The relationships among the friends are well developed, and, as Freddie gradually falls in love with McLeod, you hope she’s not getting in over her head. Not only is there the risk that he’s not whom he pretends to be, as Marigold warns her, there’s also the inconvenient fact that the police are watching his every move. Her proximity may put her on their radar too. Not until she and McLeod visit an Aussie bar does she recognize how hard she’s been trying to fit in.

This is a very readable book, with a strong sense of menace generated by Leo’s correspondence. I enjoyed it!

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The Ones We Keep

Bobbie Jean Huff’s powerful new domestic drama, The Ones We Keep, is a real standout. It’s quite a testament for a debut author’s novel to be compared to the works of Elizabeth Strout and Diane Chamberlain! I enjoyed it thoroughly, as much for the quality of the writing as the fully developed and compelling characters.

As the story begins, New Jerseyans Olivia and Harry Somerville and their three young boys are vacationing at a Vermont lake. Olivia, returning from a walk, sees a police car leaving the resort, and two teenagers she encounters on the trail tell her a boy from New Jersey has drowned. All Olivia can think to do is run. If she gets away, if she hides, if she cuts off communication with her family and friends, she will never know which of her boys is lost. I have three sons, becomes her mantra.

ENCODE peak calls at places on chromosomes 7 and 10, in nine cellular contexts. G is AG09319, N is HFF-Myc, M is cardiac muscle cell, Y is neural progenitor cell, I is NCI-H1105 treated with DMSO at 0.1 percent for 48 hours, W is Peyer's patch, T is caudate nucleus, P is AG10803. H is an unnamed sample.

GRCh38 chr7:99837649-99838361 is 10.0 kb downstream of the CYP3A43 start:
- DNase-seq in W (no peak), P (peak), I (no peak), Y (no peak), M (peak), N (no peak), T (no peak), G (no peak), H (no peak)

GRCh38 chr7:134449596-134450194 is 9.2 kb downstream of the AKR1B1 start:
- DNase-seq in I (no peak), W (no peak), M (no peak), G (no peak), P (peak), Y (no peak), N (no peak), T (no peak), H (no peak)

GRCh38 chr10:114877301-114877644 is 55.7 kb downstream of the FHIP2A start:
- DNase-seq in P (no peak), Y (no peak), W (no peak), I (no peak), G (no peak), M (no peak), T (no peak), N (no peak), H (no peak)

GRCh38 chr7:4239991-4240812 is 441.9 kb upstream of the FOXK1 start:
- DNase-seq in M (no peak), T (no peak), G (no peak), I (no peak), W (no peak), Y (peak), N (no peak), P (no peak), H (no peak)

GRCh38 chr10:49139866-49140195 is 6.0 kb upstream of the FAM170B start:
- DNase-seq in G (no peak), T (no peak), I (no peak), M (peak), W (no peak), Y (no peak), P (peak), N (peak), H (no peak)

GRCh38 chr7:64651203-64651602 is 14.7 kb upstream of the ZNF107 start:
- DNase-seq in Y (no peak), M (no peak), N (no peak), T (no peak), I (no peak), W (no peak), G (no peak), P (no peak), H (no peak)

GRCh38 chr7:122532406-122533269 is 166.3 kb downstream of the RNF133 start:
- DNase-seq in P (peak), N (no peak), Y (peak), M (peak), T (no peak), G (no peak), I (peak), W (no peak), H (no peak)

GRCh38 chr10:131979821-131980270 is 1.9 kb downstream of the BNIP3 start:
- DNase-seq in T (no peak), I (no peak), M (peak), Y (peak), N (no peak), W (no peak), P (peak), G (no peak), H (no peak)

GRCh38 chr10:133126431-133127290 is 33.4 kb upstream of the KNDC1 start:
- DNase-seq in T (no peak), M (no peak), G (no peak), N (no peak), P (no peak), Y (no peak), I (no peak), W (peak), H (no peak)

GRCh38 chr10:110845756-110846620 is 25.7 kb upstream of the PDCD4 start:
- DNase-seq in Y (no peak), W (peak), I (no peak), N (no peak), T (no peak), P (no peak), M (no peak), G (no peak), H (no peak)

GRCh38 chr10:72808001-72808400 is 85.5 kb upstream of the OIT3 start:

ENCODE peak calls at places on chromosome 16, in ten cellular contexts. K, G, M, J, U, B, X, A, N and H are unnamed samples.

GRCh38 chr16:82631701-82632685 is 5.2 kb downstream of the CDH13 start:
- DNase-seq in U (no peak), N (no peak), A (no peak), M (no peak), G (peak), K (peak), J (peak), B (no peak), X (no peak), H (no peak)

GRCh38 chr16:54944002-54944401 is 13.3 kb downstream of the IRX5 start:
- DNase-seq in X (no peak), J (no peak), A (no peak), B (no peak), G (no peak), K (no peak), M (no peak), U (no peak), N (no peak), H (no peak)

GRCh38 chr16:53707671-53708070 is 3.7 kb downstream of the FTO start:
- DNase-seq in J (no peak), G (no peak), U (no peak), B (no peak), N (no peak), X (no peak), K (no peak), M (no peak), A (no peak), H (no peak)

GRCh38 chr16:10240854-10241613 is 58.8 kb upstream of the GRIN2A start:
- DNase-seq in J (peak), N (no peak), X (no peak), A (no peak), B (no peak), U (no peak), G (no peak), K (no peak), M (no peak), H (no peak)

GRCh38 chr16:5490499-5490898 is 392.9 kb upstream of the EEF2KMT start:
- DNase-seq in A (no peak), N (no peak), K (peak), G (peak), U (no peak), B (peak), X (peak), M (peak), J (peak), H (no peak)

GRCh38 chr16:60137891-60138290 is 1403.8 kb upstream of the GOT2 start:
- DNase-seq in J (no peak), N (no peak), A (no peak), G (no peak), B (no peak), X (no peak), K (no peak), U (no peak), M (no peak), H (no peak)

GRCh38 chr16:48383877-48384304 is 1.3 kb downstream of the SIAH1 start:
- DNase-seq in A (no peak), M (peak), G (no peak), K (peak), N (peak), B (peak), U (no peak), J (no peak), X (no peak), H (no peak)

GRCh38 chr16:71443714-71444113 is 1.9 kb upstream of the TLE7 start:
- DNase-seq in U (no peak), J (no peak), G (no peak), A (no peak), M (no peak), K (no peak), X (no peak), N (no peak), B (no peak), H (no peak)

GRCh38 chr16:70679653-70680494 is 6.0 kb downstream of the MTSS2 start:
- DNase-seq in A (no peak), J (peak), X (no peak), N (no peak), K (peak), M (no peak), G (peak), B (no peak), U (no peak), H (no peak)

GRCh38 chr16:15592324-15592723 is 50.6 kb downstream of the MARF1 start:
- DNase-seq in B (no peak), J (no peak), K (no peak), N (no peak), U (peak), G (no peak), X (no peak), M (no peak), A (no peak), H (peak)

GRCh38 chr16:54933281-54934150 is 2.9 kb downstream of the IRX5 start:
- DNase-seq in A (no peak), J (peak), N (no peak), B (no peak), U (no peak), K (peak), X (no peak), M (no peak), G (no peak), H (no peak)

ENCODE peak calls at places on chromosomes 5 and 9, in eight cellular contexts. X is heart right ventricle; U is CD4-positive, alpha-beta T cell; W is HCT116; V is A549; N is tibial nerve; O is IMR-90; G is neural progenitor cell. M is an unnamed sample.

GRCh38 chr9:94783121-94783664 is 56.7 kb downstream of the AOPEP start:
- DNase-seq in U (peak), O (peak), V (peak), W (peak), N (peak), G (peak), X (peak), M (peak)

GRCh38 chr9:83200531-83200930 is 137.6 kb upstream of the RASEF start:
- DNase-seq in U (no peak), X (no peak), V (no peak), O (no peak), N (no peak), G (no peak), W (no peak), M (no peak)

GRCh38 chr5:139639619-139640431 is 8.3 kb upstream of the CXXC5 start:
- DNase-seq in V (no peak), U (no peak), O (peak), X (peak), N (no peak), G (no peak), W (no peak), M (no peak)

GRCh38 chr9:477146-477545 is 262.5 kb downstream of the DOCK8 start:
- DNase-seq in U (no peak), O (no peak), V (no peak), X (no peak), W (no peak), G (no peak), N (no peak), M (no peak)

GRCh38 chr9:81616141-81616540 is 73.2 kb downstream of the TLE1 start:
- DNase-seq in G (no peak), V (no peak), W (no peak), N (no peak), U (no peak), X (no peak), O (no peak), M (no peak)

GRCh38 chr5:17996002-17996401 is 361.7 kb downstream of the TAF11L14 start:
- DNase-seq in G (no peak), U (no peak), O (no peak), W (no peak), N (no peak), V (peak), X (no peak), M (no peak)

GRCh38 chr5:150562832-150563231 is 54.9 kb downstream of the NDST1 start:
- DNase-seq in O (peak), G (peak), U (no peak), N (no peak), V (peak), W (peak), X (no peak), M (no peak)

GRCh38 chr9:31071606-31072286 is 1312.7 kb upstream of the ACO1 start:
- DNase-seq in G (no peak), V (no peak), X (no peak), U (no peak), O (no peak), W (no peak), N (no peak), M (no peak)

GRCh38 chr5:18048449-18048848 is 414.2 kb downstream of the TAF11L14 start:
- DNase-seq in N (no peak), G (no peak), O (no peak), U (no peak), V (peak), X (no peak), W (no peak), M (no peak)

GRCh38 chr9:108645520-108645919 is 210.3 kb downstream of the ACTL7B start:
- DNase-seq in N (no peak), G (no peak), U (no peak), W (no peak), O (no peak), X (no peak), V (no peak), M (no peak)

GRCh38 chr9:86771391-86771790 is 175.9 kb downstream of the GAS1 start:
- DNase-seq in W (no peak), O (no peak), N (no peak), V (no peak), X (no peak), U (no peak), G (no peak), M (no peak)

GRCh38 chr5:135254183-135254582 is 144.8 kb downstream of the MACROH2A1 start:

Once she makes this break from what would have been her reality, it’s somehow better to keep that door firmly closed than to go back and face her loss. The story describes the accommodations she must make as she builds a new life, how Henry and the two remaining boys cope with her absence, how time moves on. Olivia’s choice may not be one most of us would make, but it is the choice she believes she has to make, in order to keep all her sons alive in her mind and for her own survival.

Bobbie Jean Huff and I are acquainted, having taken some of the same writing workshops together, and I couldn’t be more delighted that this novel turned out so beautifully!

Weekend Movie Pick: Parallel Mothers